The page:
April 18, 2003
Power companies admit to misdeeds during state crisis
By TOBY ECKERT
COPLEY NEWS SERVICE
WASHINGTON – Two energy companies facing the loss of their ability to sell electricity on the open market have acknowledged improper behavior by some of their traders during California's power crisis and say they have fired them.
However, in filings with federal regulators this week, Reliant Energy and BP Energy asserted that the traders' activities had no impact on the Western power market and did no harm to consumers. The companies said revoking their authority to sell wholesale power at market rates would be an overly harsh punishment that would send shock waves through an already-fragile industry.
California officials scoffed at the companies' statements.
"They don't consider it all that bad, but it was bad enough for them to fire a couple guys over it," said Richard Katz, a senior adviser to Gov. Gray Davis.
Two Enron Corp. divisions and several Enron natural gas affiliates are facing similar sanctions. But their responses to the Federal Energy Regulatory Commission, which were due Wednesday, were not immediately available.
The threat by the commission, commonly known as FERC, to revoke the companies' trading authority stems from a yearlong investigation of alleged price manipulation by dozens of energy companies during the power crisis that shook California and other Western states in 2000 and 2001. Wholesale electricity and natural gas prices soared, leading to shortages and scattered blackouts.
The investigators said they uncovered evidence that a pair of traders for Reliant and BP struck deals in April 2000 that were apparently meant to inflate prices at a key electricity trading hub in Arizona.
The BP trader would offer to sell electricity on an electronic trading platform and the Reliant trader would buy the power at the posted price. The BP trader would then buy back the power off the exchange at the same price to negate the deal.
In recorded telephone conversations and transcripts turned over to FERC by Reliant, the BP trader explained that he was trying to increase the price of power and needed the Reliant trader to "lift his offer" to a certain level.
"This market was clearly being manipulated," the investigators said in their final report, released in March.
But BP said the transactions "did not manipulate the market."
The trades were conducted to create an audit trail for market prices to satisfy industry accounting standards and "did not result in financial benefit or loss to BP Energy or the trader involved and did not harm consumers," BP said in a summary of its filing.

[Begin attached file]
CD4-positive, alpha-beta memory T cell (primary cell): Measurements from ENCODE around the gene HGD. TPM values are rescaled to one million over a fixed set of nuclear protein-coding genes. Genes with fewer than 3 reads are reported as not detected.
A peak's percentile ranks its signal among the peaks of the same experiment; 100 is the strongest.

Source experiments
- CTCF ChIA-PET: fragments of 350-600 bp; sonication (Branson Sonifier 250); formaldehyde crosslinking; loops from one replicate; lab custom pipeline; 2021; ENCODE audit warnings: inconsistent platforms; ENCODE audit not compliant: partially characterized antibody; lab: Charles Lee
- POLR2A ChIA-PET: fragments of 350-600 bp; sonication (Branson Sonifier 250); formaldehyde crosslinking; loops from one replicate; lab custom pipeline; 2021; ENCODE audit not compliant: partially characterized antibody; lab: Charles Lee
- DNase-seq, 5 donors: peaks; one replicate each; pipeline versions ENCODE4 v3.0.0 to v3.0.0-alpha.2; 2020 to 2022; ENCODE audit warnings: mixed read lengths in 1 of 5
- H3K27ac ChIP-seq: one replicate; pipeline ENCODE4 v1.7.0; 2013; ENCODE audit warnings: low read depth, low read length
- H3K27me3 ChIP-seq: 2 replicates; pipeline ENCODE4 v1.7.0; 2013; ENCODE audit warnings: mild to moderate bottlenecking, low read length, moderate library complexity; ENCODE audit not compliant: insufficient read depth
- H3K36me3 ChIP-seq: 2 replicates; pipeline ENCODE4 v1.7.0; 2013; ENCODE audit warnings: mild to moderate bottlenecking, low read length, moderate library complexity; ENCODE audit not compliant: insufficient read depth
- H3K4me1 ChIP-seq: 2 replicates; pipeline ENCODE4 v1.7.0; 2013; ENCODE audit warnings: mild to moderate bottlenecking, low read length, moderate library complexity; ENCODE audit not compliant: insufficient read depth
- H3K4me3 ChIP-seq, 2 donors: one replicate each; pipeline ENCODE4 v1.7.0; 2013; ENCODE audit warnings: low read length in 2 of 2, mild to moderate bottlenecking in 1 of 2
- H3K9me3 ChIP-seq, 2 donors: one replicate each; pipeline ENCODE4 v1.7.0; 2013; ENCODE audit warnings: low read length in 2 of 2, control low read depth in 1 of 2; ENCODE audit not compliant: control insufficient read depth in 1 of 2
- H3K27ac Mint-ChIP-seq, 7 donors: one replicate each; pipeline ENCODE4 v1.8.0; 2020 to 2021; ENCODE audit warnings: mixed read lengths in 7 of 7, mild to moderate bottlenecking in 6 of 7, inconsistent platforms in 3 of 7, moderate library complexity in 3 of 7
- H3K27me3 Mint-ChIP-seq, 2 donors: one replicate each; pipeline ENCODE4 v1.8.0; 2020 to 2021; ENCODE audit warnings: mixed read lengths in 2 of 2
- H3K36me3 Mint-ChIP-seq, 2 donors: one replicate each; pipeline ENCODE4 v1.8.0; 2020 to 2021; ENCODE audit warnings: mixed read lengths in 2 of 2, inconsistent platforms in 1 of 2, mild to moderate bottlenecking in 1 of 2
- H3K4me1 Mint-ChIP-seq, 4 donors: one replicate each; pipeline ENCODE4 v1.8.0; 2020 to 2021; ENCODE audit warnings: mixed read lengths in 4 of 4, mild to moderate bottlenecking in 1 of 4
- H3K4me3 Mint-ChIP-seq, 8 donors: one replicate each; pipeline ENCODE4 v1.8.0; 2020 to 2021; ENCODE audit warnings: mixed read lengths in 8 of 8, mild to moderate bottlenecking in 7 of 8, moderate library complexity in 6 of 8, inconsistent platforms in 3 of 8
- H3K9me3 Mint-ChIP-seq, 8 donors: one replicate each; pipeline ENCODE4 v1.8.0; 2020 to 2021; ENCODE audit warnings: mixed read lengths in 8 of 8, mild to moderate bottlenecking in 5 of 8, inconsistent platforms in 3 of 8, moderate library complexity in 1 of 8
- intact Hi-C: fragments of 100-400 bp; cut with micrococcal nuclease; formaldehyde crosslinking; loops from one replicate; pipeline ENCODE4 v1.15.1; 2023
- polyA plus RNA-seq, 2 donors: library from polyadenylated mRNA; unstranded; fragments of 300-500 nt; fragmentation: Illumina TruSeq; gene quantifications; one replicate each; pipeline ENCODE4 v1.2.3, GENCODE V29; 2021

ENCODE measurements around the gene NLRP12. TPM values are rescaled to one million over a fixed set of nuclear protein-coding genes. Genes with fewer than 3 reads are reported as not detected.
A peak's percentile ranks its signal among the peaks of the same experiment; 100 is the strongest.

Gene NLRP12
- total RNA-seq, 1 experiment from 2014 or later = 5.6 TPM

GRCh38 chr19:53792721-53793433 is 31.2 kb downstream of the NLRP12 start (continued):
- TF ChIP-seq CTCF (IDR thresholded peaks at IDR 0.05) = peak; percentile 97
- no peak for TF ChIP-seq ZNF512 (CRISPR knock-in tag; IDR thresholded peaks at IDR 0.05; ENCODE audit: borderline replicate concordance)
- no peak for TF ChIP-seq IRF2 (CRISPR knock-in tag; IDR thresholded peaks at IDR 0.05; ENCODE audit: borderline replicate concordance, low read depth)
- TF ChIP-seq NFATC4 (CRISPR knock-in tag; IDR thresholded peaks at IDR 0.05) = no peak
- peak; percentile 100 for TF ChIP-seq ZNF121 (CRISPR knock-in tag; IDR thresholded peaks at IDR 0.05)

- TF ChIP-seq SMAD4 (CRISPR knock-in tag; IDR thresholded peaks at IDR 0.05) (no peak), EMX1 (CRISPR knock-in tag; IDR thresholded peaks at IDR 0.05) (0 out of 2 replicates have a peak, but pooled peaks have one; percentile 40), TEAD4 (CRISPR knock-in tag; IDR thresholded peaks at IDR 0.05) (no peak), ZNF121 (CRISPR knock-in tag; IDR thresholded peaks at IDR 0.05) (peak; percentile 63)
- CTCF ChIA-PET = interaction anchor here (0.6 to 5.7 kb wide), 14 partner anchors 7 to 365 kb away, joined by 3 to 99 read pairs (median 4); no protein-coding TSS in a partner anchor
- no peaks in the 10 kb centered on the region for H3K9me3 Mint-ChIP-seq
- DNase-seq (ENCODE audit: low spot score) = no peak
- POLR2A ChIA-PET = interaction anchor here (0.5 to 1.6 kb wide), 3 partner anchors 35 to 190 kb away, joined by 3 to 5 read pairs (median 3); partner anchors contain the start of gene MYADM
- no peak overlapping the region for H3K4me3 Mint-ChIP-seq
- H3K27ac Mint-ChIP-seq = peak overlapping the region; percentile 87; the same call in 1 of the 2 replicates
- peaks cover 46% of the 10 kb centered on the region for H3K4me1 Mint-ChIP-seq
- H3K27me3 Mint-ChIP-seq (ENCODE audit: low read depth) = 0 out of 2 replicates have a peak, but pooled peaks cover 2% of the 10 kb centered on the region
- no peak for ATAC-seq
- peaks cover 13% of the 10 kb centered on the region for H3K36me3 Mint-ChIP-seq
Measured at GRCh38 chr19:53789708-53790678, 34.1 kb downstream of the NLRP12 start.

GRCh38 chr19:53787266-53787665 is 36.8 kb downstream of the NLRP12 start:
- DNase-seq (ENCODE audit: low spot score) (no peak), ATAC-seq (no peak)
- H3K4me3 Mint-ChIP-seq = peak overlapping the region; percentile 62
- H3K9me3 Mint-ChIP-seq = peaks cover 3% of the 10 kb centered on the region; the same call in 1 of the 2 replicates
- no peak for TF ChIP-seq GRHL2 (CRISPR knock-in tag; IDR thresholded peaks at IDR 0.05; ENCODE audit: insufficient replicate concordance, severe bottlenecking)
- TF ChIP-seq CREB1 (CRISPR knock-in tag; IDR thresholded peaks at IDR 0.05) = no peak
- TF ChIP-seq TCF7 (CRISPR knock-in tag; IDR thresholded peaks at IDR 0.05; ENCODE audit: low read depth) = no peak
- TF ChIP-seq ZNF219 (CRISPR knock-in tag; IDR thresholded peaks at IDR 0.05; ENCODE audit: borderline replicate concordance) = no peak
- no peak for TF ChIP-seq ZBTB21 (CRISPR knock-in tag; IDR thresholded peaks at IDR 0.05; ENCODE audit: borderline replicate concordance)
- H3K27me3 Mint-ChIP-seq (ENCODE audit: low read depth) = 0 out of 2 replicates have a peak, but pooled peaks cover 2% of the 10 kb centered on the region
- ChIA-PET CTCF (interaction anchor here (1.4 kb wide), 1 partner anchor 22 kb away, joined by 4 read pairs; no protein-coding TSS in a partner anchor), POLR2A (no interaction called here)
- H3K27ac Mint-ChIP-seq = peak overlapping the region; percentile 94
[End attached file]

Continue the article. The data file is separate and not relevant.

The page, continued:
Nonetheless, the conversations were "inappropriate," BP said, and the company "regrets and apologizes for the behavior of its trader," who was fired.
Similarly, Reliant said its trader's conduct "was plainly wrong" but "does not appear to have affected the market or benefited" the company. The trader was fired, senior trading managers were replaced and the company made changes in procedure to prevent similar episodes, the company said.
"Imposition of the ultimate sanction of denying market-based rate authority . . . for the transgressions of an individual trader, after the company itself has taken extensive corrective measures, would reverberate throughout the industry, calling into question whether the risks of trading can be justified for anyone in such a regulatory environment," Reliant argued.
BP made a similar argument.
Katz, Davis' adviser, said the punishment "would be appropriate," though he declined to say how long the trading authority should be suspended.
"Our view is that California ratepayers got ripped off, and unless FERC steps up and acts as the market cop they claim to be, you'll never have a functioning market because companies will violate the rules with impunity," he said.
The state has demanded $8.9 billion in refunds from power sellers, a figure far higher than FERC has indicated it will grant.
The FERC investigators recommended that the commission order more than 30 other companies, including Sempra Energy and its subsidiary San Diego Gas & Electric, to prove that their trading behavior during the power crisis was proper or be forced to surrender ill-gotten profits.
In a flurry of recent filings with FERC, many of the companies argued strenuously against such a move. Sempra joined several in contending that California's market rules were "simply too vague and amorphous for participants to know in advance what particular conduct was prohibited."